• Military. The US employs the military instrument of national power at home and abroad in support of its national security goals. The ultimate purpose of the US Armed Forces is to fight and win the Nation’s wars. Fundamentally, the military instrument is coercive in nature, to include the integral aspect of military capability that opposes external coercion. Coercion generates effects through the application of force (to include the threat of force) to compel an adversary or prevent our being compelled. The military has various capabilities that are useful in non-conflict situations (such as in foreign relief). Regardless of when or where employed, the Armed Forces of the United States abide by US values, constitutional principles, and standards for the profession of arms.
  • Economic. A strong US economy with free access to global markets and resources is a fundamental engine of the general welfare, the enabler of a strong national defense. In the international arena, the Department of the Treasury works with other USG agencies, the governments of other nations, and the international financial institutions to encourage economic growth, raise standards of living, and predict and prevent, to the extent possible, economic and financial crises.

The routine interaction of the instruments of national power is fundamental to US activities in the strategic security environment. The military instrument’s role increases relative to the other instruments as the need to compel a potential adversary through force increases. The USG’s ability to achieve its national strategic objectives depends on employing the instruments of national power discussed herein in effective combinations and all possible situations from peace to war.

At the President’s direction through the interagency process, military power is integrated with other instruments of national power to advance and defend US values, interests, and objectives. To accomplish this integration, the Armed Forces interact with the other departments and agencies to develop a mutual understanding of the capabilities, limitations, and consequences of military and civilian actions. They also identify the ways in which military and nonmilitary capabilities best complement each other. The NSC plays key roles in the integration of all instruments of national power, facilitating Presidential direction, cooperation, and unity of effort (unified action).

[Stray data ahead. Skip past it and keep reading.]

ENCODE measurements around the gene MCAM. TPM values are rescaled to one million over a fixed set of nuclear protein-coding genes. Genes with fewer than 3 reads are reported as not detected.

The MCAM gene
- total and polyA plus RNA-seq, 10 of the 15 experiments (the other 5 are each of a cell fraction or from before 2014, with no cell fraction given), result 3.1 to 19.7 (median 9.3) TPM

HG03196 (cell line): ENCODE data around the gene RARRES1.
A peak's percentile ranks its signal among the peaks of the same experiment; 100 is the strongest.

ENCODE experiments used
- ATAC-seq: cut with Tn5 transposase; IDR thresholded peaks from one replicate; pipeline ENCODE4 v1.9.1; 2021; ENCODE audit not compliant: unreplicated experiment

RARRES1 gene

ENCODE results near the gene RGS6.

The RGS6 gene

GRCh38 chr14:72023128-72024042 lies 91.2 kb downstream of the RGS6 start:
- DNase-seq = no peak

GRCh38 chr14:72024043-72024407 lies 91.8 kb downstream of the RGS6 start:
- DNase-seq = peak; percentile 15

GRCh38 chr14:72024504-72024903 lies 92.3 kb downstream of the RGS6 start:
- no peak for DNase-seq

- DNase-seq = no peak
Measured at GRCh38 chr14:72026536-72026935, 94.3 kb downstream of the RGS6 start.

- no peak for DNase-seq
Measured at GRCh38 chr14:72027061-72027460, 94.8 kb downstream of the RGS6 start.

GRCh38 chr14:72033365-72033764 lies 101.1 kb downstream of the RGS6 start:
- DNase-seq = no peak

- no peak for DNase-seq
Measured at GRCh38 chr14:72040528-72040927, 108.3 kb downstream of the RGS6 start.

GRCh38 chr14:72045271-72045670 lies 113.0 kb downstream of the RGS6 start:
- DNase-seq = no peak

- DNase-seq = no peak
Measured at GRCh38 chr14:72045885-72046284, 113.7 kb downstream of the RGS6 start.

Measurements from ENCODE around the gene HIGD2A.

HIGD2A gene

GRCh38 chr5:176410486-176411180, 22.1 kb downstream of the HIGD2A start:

Political and military leaders must consider the employment of military force in operations characterized by a complex, interconnected, and global operational environment that affect the employment of capabilities and bear on the decisions of the commander. The addition of military force to coerce an adversary should be carefully integrated with the other instruments of national power to achieve our objectives.

The military instrument of national power can be used in a wide variety of ways that vary in purpose, scale, risk, and combat intensity. These various ways can be understood to occur across a continuum of conflict ranging from peace to war. Inside this continuum, it is useful from a strategic perspective to delineate the use of the military instrument of national power into three broad categories. Mindful that the operational level of warfare connects the tactical to the strategic, and operations and campaigns are themselves scalable, the US uses the construct of the Range of Military Operations (ROMO) to provide insight into the various broad usages of military power from a strategic perspective.


JFODS4: The Joint Forces Operations & Doctrine SMARTbook, 4th EdThis article is an extract from “JFODS4: The Joint Forces Operations & Doctrine SMARTbook, 4th Ed. (Guide to Joint, Multinational & Interorganizational Operations)” by The Lightning Press. Download a free PDF sample and learn more at: JFODS4: The Joint Forces Operations & Doctrine SMARTbook, 4th Ed. (Guide to Joint, Multinational & Interorganizational Operations).

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About The Lightning Press SMARTbooks. Recognized as a “whole of government” doctrinal reference standard by military, national security and government professionals around the world, SMARTbooks comprise a comprehensive professional library. SMARTbooks can be used as quick reference guides during operations, as study guides at education and professional development courses, and as lesson plans and checklists in support of training. Browse our collection of Military Reference SMARTbooks to learn more.